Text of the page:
Wednesday, June 10, 2015

HAMMER (1972)

HAMMER (1972) 
Label: Olive Films
Region Code: A
Rating: R
Duration: 91 Minutes
Audio: English DTS-HD MA 2.0 Stereo
Video: 1080p HD Widescreen (1.85:1)
Director: Bruce Clark
Cast: Fred Williamson, Bernie Hamilton, Vonetta McGee, William Smith

This is the movie that put the "Hammer" in Fred "The Hammer" Williamson, the former pro-footballer tuned blaxploitation/action star's first leading role and it's a pretty decent slice of gritty 70's cinema not something I would classify as an essential piece of blaxploitation cinema, it still packs a punch. B.J. Hammer (Williamson) is a past his prime former boxer working the warehouse district of L.A. when he is fired after wiping the floor with a racist co-worker. Word of his fighting skills reach the ears of mafia-connected boxing promoter Big Sid (Charles Lampkin) he brings Hammer into his corner under the watchful eye of legit trainer the Professor (Mel Stewart). Things look great for the boxer as he works his way through a series of victorious fights and he begins a relationship with Sid's Secretary Lois (Vonetta McGee) but he begins to get some blow back from the neighborhood who accuse the fighter of selling out to the man. Furthermore local cop Davis (Bernie Hamilton) is after Sid who is dabbling in the drug trade> While Hammer initially refuses to believe his new employer is corrupt his attitude changes when Sid demands he take a dive during the next big fight. Crushed by the request Hammer refuses to take the dive, but Sid's right hand man Brenner, played by 70's baddie William Smith, threatens to kill Lois.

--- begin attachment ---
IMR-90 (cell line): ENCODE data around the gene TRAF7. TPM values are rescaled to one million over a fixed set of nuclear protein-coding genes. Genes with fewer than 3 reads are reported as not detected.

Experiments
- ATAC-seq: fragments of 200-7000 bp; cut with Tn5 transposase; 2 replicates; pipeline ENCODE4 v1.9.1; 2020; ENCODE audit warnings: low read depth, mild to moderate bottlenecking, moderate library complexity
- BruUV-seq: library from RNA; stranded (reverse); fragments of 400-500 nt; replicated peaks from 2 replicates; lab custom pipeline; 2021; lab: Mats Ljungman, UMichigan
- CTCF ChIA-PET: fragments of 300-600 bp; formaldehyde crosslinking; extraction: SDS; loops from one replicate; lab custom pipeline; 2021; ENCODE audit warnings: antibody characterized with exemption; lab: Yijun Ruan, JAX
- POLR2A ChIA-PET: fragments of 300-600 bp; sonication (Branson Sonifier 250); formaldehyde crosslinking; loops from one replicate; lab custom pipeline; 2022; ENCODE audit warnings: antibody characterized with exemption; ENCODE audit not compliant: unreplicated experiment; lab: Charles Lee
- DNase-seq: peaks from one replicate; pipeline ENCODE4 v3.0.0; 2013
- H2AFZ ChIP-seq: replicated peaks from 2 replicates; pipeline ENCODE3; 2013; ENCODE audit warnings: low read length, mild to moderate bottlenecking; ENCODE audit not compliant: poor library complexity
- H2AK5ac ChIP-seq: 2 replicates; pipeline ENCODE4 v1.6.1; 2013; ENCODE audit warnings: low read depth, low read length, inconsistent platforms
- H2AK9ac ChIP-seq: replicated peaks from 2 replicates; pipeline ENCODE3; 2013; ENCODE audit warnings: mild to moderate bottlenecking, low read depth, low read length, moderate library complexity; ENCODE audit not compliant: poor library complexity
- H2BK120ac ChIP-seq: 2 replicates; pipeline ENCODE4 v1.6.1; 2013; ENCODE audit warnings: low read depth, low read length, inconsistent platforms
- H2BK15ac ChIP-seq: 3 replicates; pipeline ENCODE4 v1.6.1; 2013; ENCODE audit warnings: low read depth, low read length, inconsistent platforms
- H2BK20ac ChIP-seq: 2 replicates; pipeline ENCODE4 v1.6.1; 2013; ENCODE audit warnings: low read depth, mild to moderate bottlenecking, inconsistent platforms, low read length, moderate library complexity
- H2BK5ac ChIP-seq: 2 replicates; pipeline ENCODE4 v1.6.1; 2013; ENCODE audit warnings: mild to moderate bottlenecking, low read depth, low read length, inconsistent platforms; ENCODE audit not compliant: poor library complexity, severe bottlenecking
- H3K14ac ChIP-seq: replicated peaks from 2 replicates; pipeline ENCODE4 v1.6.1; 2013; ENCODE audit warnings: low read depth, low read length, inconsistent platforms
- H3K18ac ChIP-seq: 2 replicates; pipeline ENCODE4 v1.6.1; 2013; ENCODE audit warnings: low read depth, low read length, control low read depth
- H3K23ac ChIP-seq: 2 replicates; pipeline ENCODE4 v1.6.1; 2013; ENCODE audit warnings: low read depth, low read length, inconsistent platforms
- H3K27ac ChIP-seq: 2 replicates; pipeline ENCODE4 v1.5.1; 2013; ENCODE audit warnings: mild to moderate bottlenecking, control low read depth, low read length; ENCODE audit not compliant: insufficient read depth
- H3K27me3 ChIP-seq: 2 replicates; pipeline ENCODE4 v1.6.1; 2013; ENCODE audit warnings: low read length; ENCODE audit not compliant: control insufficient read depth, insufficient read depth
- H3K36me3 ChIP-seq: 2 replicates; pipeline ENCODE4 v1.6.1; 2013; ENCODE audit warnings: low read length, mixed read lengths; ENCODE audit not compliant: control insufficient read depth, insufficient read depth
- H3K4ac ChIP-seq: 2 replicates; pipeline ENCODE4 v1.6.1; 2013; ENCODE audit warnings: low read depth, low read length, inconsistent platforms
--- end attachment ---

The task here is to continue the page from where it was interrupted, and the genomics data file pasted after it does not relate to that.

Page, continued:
We have a fairly straight story with the usual grittiness you've come to expect from 70's blaxploitation with the usual tropes of crooks, drugs and corruption at play in the inner city. Hammer is a solid piece of cinema but it does lack the style and sleaze of the Jack Hill directed Pam Grier movies I've been watching lately. Fred Williamson has charisma to spare throughout, a straight-shooter caught up in the corruption of the crooked boxing promoter. I did love the fight scenes which were well-paced with some great boxing action with Williams  natural athleticism on display, and the finale is fierce and ends on a high note with an appropriate amount of violence and comeuppance. 

The disc from Olive Films marks the HD debut of the film and might be the first widescreen presentation as well. The trasnfer looks very nice and is sourced from film elements that were in very good shape. The English language DTS-HD MA 2.0 audio is solid if not overwhelming, well-balanced and free of distortion. There are no extras or subtitles for the feature, a bare-bones disc from Olive Films. 2.5/5

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